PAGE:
When a dog is scared or perceives a threat, a section of their brain (the hypothalamus) signals the production of certain chemicals to prepare the dog for fight or flight. This is good when there is an actual threat present, but in dogs with a nervous disorder–also known as chronic anxiety–the frequent release of these chemicals begin to weaken the immune system and can lead to emotional and physical health problems.

Dogs use primarily body language among themselves. Years ago, when still in the wild, dogs used to live in a pack and various emotions were continuously transmitted and perceived among one another. Dogs were able and still are able today, to represent a wide array of emotions by just using specific signals that were and still are readily understood by other dogs.

Today, as humans, we must try to understand what dogs are trying to tell us. This way we can better communicate and cherish the relationship we have with them. When it comes to demonstrating nervousness, some dogs may display very subtle signs of being uneasy and some instead manifest very prominent hints of such uneasiness.


  • There are two types of anxiety in dogs; phobias and unspecified. A phobia is a direct reaction to something specific, and the most common triggers are loud noises such as thunder or fireworks. The more general, unspecified version occurs where there is no identifiable cause for the dog’s symptoms. The reaction by the dog in either case is virtually identical, but the cause for the anxiety may or may not be immediately apparent.


  • Symptoms of chronic anxiety in dogs range from the typical signs of barking or whining to more severe examples of stress, such as urinating or defecating in the house. Excessive licking and heavy panting are also common signs of anxiety. During especially stressful situations, dogs often find the need to hide from the perceived trigger, usually under the bed or behind the couch.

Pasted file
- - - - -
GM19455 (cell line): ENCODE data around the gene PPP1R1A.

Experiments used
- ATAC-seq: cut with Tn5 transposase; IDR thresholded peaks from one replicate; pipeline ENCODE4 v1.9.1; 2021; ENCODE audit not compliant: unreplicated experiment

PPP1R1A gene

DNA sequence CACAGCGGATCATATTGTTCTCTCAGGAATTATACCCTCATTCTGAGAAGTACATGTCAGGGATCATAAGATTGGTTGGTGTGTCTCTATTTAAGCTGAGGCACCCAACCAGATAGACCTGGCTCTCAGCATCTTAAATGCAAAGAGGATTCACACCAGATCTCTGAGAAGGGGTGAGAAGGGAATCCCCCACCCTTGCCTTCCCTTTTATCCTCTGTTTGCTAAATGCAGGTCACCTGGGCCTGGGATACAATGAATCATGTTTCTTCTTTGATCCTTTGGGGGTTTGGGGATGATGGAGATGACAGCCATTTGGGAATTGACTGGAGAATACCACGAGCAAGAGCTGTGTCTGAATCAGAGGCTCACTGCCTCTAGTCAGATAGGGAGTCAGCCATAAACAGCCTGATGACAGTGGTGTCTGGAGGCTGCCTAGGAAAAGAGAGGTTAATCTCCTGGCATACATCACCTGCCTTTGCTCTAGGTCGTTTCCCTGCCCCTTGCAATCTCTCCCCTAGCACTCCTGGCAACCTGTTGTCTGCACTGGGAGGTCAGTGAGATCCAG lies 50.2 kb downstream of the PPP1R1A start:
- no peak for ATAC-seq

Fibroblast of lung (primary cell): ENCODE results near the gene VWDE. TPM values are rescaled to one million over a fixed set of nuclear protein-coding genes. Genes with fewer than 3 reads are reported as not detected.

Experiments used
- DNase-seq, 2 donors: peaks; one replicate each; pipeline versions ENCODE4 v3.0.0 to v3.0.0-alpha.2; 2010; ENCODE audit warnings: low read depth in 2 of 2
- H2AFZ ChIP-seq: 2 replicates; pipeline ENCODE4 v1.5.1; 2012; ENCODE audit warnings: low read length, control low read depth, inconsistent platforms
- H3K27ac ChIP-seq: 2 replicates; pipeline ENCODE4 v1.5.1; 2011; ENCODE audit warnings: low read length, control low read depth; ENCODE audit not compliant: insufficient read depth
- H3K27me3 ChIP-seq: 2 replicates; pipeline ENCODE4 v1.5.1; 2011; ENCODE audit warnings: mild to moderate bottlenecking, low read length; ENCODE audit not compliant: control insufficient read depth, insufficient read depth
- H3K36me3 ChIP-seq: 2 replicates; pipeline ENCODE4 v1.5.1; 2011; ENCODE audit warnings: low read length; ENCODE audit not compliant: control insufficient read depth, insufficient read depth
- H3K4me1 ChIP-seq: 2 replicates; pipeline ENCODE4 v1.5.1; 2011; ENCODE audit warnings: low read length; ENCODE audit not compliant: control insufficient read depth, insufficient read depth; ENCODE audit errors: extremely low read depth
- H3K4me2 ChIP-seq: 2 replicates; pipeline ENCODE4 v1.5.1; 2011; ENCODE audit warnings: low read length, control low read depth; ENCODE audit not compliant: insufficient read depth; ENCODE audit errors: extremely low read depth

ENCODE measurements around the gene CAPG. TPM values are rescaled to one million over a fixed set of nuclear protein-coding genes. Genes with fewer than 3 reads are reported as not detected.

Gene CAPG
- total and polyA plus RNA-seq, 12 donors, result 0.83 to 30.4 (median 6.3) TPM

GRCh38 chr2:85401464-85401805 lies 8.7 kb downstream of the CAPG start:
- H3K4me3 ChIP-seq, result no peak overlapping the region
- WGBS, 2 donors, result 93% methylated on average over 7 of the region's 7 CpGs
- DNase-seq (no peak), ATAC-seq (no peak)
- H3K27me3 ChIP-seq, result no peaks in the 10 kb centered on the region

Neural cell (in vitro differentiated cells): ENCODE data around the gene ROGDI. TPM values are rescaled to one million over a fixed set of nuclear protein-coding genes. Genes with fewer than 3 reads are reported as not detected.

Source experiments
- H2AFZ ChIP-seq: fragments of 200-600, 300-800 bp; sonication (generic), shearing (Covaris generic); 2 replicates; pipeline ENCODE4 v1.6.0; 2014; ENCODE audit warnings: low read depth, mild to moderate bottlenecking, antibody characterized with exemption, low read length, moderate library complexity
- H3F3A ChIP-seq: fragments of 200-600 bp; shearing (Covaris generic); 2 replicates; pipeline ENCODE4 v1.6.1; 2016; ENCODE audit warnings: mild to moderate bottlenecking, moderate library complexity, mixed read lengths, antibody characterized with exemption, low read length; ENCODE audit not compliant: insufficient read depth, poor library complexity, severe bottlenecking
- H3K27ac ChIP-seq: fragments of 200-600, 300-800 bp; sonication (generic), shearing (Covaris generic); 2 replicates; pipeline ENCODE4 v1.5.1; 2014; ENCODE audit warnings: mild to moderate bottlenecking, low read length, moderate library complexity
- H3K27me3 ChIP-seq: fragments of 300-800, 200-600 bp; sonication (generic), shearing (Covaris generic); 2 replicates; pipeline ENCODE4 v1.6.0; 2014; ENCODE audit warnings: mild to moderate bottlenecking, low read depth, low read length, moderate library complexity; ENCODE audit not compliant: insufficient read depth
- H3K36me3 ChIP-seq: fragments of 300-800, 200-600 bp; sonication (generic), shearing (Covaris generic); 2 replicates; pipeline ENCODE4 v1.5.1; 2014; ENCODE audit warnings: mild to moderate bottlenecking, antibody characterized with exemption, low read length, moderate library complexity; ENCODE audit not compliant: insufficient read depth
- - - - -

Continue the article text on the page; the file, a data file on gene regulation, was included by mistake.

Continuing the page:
• A diagnosis for an anxiety disorder is given after your veterinarian evaluates your dog’s behavior. He will also run tests to check your dog’s heart rate and digestion. Frequency of urination is also analyzed, as this could be a sign of an emotional problem. The veterinarian will also conduct a blood test, as unusual levels of certain types of white blood cells are associated with anxiety.


  • The first step is to examine the environment. Domestic stress, such as divorce, a move or a new baby and irregular schedules are two common times when a dog begins to show anxiety. Give your dog extra attention and maintain a regular schedule to see if the behavior improves. Therapy to change the behavior and training techniques to encourage relaxation are also helpful methods of treatment.

Before treating dog anxiety with anti-anxiety medications, try using safer and milder natural alternative treatments. Natural remedies such as herbs, homeopathic remedies, flower essences, and aromatherapy, are effective in calming and relaxing an anxious dog.

Part 2

Coming soon we will have a variety of herbal supplements for your dog, along with other helpful tips and hints.